In this second part of Cloud 101, we will discuss what the private cloud is, its benefits and how it differentiates from the public cloud.
Private cloud is a model of infrastructure that delivers cloud computing services that are fully dedicated to a single organization. The single-tenant environment allows businesses to have all the advantages of a public cloud while having more secure and customizable cloud resources such as compute, storage and networking.
On-premise VS hosted
There are two deployment models possible for a private cloud. The hardware can either be hosted on premise or at a service provider’s datacenter. On-premise deployment model means that the company’s cloud infrastructure is hosted within its own data center. This offers a higher level of security but limits scalability due to the fact that physical servers need to be purchased and configured every time capacity requirements increase. This model also puts the weight of the capital and operation costs of the physical servers on the business. In the second deployment model, the cloud service provider bears the costs of acquiring and maintaining the physical servers which result in more predictable monthly costs as it eliminates the unexpected fees of server repairs or replacement. Hosting a private cloud at a service provider’s datacentre also eliminates the requirement of having an in-house IT department to maintain, upgrade or backup physical servers.
Private VS public cloud
When opting for a private cloud, businesses reap all the benefit of the public cloud which includes scalability, agility, and the ability to create multiple machines for complex computing jobs. However, in terms of security, private clouds offer higher levels of control and privacy. The increased security is a result of firewalls as well as the internal hosting used to ensure that sensitive information is not accessible to third-party providers. This makes private cloud ideal for larger corporations or businesses working in highly regulated industries with strict governance obligations such as finance, health, and insurance.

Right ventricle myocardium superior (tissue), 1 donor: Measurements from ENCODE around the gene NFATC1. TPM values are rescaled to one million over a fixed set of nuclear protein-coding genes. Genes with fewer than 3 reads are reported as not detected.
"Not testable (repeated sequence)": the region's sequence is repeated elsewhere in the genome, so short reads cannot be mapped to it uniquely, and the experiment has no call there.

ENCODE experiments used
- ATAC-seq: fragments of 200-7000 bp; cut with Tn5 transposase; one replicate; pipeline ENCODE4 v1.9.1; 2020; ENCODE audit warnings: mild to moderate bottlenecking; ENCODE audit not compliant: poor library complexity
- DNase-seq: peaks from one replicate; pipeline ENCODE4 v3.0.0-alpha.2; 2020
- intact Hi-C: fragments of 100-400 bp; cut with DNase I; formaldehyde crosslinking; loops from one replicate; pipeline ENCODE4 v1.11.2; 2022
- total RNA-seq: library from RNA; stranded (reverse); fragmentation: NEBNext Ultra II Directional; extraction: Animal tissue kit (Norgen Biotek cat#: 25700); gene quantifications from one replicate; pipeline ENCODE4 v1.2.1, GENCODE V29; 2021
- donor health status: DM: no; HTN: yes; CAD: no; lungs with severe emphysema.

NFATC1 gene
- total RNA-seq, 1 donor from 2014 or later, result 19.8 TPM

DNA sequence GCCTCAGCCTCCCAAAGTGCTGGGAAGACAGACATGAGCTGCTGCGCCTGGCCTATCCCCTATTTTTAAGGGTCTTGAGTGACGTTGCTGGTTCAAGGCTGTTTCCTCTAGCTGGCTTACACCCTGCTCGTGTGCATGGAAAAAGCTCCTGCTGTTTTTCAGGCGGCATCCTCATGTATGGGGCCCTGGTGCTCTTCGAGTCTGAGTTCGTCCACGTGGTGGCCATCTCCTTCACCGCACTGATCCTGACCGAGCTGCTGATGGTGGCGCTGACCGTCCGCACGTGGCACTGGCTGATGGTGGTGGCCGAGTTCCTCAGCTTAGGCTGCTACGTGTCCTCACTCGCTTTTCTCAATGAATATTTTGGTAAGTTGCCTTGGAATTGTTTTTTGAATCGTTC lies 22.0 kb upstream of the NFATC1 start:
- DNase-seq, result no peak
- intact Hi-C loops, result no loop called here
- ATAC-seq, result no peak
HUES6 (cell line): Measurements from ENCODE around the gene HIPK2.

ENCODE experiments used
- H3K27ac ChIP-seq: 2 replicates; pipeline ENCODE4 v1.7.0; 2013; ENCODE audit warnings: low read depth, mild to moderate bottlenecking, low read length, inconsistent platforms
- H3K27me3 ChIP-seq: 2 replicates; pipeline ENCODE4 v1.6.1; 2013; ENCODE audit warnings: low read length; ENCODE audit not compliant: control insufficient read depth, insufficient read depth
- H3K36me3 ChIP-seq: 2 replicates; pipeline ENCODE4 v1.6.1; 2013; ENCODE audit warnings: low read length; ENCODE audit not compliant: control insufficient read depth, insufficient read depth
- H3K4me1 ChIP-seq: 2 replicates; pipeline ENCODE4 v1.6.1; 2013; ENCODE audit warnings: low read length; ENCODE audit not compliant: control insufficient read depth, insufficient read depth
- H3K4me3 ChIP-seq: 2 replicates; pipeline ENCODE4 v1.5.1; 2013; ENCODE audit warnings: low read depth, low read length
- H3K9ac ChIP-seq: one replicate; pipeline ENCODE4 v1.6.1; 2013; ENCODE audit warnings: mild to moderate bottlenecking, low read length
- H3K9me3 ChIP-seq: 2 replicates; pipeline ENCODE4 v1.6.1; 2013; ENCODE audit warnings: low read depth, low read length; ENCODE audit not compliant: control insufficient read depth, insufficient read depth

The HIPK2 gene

In addition, private clouds offer more in terms of customizability. The options available to customize compute, storage and networking are more flexible which allows businesses to curate the ideal solution to fit their needs.
It is important to note that private and public cloud are not mutually exclusive. A private cloud can be used in combination with the public cloud to create a hybrid cloud environment. By using a hybrid cloud, businesses can benefit from cloud bursting, which is the ability to expand and retract services based on changes in capacity needs. This allows businesses to scale computing services to the public cloud when computing demand increases.
Both deployment methods, as well as both the public and private cloud models, have their merits. The decision between which combination is best for a business depends entirely it’s budget, security and scalability requirements.